Katarzyna Jachimowicz, a Polish family physician working in Norway, became the first medical professional in the country fired because she exercised her conscience rights by refusing to administer abortifacients.
Jachimowicz started working in 2010 in the municipality of Sauherad in Norway, a country with a taxpayer-funded health care system. As “Gość Niedzielny” reports, her husband (also a medical doctor) had dreamt of going to Norway, and she wanted to experience the country’s high-quality family medicine. Jachimowicz explained that family medicine in Poland is somewhat different because it includes some psychology and gynecology and requires some surgical skills.
She worked for more than four years as a family doctor at the Family Clinic in Norway and there were no complaints about her work or her language skills. As a Catholic, she brought a strong sense of Christian morality. This revealed itself in not referring patients for abortions and not inserting intrauterine devices (IUDs), which can act as abortifacients. But her ethical stance never interfered with the functioning of the clinic.
From the beginning, her objections were not only clear to her employer but also accepted. “Life begins at conception and I did not want to take part in destroying it,” she explained during a meeting with the doctors and local authorities who hired her. In other words, those were the conditions of her contract, which both sides agreed upon. “All present agreed to my conditions, but I did not ask for written confirmation, knowing that an oral agreement is valid as well,” Jachimowicz told LifeSiteNews.
According to Jachimowicz, things became worse for family doctors after a discussion was orchestrated in the media by liberal circles. The media insinuated that three teenagers had trouble getting birth control from a Catholic doctor. However, Dr. Gunnar G. Johnson explained to LifeSiteNews that those teenagers never contacted him for contraceptives. "The actual fact is that contraceptives were provided free of charge from the nurse next door who routinely provides reproductive counseling to teenagers," he said. However, about 50 news providers nationwide picked up this false story and reported it as "shocking news".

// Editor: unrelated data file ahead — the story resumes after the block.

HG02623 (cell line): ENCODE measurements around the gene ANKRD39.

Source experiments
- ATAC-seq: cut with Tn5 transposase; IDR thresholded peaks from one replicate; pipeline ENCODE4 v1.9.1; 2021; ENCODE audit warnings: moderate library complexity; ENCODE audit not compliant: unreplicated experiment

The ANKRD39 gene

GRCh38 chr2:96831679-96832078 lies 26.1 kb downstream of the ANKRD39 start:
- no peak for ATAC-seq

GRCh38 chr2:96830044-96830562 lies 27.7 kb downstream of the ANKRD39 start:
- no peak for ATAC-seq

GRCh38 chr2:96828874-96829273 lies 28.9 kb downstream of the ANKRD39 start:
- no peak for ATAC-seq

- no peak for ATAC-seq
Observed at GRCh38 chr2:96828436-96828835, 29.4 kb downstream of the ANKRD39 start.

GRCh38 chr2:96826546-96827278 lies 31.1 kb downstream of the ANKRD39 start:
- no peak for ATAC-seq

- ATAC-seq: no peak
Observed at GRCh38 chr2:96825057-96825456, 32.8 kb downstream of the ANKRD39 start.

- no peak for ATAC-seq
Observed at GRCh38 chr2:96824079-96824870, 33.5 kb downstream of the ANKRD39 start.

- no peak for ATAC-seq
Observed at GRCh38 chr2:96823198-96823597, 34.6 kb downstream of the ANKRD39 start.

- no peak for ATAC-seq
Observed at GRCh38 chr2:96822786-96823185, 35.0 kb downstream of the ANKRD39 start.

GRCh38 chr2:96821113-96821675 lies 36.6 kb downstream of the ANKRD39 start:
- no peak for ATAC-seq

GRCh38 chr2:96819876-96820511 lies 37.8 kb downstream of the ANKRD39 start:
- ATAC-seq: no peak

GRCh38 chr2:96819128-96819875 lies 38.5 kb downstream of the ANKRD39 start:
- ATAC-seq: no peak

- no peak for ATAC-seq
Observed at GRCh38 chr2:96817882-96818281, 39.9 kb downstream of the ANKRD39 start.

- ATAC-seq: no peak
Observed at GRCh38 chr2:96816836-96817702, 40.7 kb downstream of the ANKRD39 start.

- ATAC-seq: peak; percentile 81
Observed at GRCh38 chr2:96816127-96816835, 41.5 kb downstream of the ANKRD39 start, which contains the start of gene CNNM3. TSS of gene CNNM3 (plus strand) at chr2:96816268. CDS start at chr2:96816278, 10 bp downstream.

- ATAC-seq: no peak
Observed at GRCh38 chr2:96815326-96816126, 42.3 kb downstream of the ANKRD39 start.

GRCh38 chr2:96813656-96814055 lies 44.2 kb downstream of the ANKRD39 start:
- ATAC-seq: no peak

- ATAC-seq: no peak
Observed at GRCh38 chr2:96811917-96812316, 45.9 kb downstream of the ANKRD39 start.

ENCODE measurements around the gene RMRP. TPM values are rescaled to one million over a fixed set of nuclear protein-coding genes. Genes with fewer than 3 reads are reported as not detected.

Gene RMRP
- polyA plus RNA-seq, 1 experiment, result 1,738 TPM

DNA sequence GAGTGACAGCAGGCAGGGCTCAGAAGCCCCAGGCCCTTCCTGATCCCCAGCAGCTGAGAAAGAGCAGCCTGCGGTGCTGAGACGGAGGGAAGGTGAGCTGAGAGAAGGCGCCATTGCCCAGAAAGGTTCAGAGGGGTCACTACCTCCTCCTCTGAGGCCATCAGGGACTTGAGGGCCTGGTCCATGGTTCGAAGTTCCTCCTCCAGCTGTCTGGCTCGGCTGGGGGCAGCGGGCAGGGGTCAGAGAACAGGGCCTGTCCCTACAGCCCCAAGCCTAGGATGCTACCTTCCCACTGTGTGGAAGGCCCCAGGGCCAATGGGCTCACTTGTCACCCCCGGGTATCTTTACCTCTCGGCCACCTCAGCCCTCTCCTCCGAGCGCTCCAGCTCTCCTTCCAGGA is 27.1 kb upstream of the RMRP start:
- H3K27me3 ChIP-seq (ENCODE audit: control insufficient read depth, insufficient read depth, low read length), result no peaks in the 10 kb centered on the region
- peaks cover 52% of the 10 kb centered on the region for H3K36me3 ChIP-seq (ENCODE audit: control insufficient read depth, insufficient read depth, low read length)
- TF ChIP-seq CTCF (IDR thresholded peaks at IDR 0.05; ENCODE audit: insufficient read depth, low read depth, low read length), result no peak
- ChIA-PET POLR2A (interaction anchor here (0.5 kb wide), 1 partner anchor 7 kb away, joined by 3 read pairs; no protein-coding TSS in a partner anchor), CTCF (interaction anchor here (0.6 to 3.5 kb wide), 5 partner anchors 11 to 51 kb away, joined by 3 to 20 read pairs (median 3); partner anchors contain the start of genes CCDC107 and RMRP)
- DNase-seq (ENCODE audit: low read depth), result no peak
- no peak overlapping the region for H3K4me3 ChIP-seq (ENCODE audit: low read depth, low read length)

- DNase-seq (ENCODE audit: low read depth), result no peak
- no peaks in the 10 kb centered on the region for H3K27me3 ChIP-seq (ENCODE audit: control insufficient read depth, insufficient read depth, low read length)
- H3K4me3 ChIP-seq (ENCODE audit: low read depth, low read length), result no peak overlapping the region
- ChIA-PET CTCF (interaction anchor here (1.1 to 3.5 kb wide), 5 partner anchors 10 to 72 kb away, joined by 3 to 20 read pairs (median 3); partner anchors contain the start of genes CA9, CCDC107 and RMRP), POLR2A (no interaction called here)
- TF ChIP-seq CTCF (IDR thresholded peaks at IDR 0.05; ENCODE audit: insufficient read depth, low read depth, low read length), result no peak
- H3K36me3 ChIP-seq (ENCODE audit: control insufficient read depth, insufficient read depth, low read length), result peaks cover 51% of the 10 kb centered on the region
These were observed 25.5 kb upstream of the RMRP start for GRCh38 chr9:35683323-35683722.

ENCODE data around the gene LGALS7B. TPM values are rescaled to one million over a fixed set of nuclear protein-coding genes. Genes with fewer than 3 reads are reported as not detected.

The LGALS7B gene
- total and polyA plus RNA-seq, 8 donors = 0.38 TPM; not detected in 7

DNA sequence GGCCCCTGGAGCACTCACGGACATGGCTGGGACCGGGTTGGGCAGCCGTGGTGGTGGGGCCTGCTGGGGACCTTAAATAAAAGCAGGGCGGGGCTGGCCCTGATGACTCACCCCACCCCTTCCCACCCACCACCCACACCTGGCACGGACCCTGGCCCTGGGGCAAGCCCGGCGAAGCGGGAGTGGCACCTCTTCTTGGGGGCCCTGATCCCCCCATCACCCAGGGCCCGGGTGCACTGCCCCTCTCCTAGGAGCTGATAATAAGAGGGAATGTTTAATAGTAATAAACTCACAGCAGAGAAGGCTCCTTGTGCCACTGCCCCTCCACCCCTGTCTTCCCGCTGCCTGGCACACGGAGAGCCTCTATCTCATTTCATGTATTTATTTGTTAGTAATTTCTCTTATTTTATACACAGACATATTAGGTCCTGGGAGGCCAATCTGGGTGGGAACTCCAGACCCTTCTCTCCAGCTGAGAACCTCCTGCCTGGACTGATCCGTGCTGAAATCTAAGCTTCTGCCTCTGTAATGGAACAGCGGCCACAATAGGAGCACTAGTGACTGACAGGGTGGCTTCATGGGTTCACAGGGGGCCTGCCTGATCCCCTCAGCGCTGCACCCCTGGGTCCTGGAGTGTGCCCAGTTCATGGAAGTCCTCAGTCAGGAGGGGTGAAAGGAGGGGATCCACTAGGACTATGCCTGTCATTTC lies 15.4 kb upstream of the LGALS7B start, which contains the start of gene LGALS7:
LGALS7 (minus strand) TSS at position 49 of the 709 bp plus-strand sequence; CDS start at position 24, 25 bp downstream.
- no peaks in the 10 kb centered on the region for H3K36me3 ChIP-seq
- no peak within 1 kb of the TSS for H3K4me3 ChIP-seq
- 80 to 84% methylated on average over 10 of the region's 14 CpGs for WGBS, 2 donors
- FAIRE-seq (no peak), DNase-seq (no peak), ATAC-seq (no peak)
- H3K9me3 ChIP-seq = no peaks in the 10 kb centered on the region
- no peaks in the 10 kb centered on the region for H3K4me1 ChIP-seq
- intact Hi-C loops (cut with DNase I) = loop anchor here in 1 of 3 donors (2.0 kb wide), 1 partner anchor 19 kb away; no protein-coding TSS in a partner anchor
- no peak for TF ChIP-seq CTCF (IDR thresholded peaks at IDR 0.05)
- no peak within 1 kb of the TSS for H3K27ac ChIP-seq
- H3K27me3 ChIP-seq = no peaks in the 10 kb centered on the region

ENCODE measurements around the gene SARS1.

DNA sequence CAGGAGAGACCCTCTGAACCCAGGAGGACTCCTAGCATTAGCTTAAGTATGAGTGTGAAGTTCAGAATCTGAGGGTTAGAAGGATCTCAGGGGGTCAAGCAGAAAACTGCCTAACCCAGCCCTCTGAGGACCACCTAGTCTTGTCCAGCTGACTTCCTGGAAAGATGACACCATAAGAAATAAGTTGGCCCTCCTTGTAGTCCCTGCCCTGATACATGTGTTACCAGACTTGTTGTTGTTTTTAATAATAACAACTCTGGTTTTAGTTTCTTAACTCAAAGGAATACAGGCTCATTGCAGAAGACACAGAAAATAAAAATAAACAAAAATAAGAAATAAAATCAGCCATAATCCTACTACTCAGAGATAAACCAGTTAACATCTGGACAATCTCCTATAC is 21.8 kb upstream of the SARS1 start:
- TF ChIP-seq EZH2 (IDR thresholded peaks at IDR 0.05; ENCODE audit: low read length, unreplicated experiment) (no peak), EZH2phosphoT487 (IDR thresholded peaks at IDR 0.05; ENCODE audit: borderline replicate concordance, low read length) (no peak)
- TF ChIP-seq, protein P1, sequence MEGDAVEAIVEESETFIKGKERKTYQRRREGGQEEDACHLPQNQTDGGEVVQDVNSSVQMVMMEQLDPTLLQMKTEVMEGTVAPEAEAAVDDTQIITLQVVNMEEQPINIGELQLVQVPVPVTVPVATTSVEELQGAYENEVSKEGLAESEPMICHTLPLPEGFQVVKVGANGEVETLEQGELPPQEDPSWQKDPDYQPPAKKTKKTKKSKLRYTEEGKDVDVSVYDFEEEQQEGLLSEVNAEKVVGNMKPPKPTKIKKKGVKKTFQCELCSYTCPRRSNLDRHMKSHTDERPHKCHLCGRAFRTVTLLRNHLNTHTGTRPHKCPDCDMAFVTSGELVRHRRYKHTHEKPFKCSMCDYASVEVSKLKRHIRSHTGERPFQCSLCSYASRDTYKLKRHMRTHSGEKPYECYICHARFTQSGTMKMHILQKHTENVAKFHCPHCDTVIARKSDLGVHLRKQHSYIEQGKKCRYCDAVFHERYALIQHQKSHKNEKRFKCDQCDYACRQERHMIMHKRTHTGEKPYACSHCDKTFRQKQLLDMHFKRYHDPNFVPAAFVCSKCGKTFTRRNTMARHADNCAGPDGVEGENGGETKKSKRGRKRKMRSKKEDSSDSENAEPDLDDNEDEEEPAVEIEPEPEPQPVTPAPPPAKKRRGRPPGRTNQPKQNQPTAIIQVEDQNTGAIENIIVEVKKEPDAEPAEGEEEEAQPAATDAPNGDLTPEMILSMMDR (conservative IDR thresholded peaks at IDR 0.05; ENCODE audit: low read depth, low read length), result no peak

In 2014, the legal situation worsened, with the nearly complete elimination of the conscience clause for family doctors. It is now forbidden for them to refuse any form of birth control, including the insertion of IUDs, which are not considered abortifacient by Norwegian government. Some believe that if a woman is not pregnant when the device is inserted, there is no abortion. However, some IUDs can cause abortion when a woman becomes pregnant after the insertion of this device.
Jachimowicz said family doctors could technically refuse the insertion of the IUD claiming lack of skill, and this would be accepted. “So what’s punishable is not lack of skills, but the existence of beliefs, religion, and conscience,” she said. She did not want to use the loophole, but rather to work according to her beliefs. She was asked to leave or abandon her conscience.
However, she did not want to surrender and was fired in December 2015 by the municipality of Sauherad, headed by Cecilie Stangeby of the health department. The termination papers were signed by municipal official Hans Erik Utne. They did not respond to requests for an interview.
Her 900 patients now find themselves without a permanent primary doctor. They have to go to the remaining personnel, already overwhelmed with work. Each time, the sick bounce between different doctors who have little knowledge of their medical history. The authorities ignored the patient-doctor relationships, which are built over time and based on mutual trust and respect —all in the name of a few healthy women who potentially had to spend few minutes waiting for another doctor to insert an IUD. The authorities claimed that these women were under great stress and had to wait in line, Jachimowicz added.
After initial isolation, Jachimowicz received help from different sources. Catholic and Protestant patients, a Muslim family, and her colleagues wrote letters to Parliament and the Minister of Health Bent Høye. None have heard back from the authorities. Høye did not answer to request for an interview.
In June 2016, her court case was initiated, the first hearing of the conscience objection in Norway’s courts.